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Prime Minister’s 737-700 BBJ suffers ‘technical problems’

written by Adam Thorn | October 16, 2020

Air to Air of A36-001 Boeing 737 BBJ over Canberra.
Photo by LACW Sonja Inderwisch

Friday’s national cabinet meeting of state and territory leaders had to be postponed due to a “technical problem” with Prime Minister Scott Morrison’s Boeing 737-700 BBJ.

The undisclosed fault meant the PM was unable to fly from Cairns to Sydney for the meeting, and couldn’t dial in remotely because he didn’t have access to a highly secured connection required for sensitive discussion.

It was reported he was set to announce an increase in Australia’s arrival caps and further use of the NT Howard Spring’s facility.

The RAAF 737-700 BBJ, A36-001 msn 30829, is one of two used by government ministers and operated by No. 34 Squadron from Defence Establishment Fairbairn in the ACT.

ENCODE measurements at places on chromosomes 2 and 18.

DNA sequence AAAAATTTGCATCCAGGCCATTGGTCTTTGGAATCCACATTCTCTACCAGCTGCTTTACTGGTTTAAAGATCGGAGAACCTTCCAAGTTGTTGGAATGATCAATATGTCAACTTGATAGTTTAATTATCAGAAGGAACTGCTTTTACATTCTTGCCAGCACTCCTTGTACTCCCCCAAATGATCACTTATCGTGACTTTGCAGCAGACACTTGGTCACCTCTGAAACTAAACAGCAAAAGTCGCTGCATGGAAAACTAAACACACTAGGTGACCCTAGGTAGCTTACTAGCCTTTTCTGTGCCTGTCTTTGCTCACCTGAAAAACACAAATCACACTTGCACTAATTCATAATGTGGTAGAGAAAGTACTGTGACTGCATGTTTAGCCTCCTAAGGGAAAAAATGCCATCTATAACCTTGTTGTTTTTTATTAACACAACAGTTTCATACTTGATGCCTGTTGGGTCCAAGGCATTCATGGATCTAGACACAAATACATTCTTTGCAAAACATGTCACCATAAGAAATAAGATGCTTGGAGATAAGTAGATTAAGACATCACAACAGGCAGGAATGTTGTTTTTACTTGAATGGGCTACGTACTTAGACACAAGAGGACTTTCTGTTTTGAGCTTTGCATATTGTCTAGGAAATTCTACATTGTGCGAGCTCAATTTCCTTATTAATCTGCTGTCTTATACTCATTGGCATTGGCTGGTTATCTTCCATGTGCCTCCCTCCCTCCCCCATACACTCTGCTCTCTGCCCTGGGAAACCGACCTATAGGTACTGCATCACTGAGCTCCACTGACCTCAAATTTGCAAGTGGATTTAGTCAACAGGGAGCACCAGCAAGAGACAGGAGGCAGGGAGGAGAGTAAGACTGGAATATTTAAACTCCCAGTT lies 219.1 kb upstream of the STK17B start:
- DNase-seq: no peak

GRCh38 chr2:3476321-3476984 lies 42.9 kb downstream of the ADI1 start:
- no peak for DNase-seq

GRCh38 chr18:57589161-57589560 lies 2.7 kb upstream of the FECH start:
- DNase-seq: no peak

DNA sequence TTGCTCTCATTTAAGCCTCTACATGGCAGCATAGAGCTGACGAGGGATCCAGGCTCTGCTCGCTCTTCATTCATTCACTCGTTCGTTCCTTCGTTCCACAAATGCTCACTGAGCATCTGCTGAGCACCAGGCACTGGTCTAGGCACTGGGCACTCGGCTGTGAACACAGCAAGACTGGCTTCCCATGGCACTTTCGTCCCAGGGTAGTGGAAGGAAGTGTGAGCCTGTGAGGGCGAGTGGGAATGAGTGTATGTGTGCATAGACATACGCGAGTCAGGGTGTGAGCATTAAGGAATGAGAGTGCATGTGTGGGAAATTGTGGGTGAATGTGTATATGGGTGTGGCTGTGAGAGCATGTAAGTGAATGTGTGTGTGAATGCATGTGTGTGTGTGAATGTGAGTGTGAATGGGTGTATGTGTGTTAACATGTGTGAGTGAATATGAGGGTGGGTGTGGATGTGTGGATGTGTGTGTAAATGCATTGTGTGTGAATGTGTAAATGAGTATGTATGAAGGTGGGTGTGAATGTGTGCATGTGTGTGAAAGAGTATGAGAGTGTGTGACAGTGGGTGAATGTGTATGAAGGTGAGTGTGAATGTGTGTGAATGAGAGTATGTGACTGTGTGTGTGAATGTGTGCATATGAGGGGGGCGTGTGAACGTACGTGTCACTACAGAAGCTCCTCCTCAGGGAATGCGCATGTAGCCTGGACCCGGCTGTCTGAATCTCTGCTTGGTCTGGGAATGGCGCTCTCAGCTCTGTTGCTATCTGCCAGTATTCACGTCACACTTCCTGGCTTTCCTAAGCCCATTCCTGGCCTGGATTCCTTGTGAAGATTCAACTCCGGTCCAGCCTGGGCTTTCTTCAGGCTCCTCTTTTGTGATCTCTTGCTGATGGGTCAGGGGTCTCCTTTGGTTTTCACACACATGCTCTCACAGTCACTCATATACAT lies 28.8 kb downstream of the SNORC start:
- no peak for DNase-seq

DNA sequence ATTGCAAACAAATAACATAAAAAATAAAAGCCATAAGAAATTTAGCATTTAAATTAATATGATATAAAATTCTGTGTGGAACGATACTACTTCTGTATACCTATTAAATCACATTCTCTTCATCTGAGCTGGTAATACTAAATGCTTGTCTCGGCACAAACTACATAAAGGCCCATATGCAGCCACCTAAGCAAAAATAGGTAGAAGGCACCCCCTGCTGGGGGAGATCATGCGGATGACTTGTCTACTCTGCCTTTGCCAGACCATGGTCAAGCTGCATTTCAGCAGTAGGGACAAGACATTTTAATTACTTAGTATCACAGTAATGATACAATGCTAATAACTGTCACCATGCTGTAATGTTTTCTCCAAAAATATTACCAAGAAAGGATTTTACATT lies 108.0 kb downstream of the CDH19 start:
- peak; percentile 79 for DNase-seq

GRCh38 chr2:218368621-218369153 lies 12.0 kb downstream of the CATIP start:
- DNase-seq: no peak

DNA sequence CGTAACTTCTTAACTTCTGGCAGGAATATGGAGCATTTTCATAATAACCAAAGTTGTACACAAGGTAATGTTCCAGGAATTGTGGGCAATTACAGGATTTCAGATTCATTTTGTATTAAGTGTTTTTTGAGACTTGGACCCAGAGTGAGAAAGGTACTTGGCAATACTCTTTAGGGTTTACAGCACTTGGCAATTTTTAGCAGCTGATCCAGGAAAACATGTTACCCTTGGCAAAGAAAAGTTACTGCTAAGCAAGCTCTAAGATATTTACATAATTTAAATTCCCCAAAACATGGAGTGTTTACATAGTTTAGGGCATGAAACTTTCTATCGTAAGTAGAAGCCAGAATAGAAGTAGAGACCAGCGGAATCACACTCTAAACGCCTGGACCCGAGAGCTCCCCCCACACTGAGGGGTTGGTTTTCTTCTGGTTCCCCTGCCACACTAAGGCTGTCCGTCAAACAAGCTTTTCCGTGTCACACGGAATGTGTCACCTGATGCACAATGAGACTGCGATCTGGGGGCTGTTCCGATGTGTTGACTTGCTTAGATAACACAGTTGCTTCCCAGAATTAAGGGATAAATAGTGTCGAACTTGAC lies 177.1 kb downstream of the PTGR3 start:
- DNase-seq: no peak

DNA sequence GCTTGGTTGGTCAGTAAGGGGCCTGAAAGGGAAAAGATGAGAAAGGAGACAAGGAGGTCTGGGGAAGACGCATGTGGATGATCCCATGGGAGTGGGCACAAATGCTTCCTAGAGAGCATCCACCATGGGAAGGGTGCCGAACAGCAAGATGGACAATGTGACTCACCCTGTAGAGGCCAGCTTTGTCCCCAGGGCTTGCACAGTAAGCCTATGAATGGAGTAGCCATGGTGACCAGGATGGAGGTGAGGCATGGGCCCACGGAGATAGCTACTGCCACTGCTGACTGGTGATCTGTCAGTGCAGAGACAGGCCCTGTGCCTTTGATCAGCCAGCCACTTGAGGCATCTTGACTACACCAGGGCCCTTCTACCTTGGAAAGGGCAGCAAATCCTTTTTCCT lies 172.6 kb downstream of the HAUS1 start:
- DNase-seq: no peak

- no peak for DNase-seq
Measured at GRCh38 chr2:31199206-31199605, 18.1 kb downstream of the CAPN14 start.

The BBJ holds a crew of six (pilot, co-pilot, and up to four crew attendants) and can carry up to 30 passengers 11,390 kilometres, enabling them to reach Hong Kong or Tokyo from Canberra. Both planes were delivered in 2002 and feature meeting room, working space and communications facilities.


The PM had been in Queensland to campaign for Liberal candidate Deb Frecklington in the state election but had to return to Sydney to virtually attend the meeting.

On Thursday, Australian Aviation reported how the federal government was planning to announce on Friday that it was increasing the capacity of the NT’s Howard Springs quarantine facility to allow more Australians stranded abroad to return home.

The deal will allow it to hold an additional 500 travellers per fortnight and will coincide with additional commercial and charter flights from both London and India.

The news comes a month after Deputy Prime Minister Michael McCormack urged state premiers to lift the cap on how many Australians can return home from 4,000 to 6,000.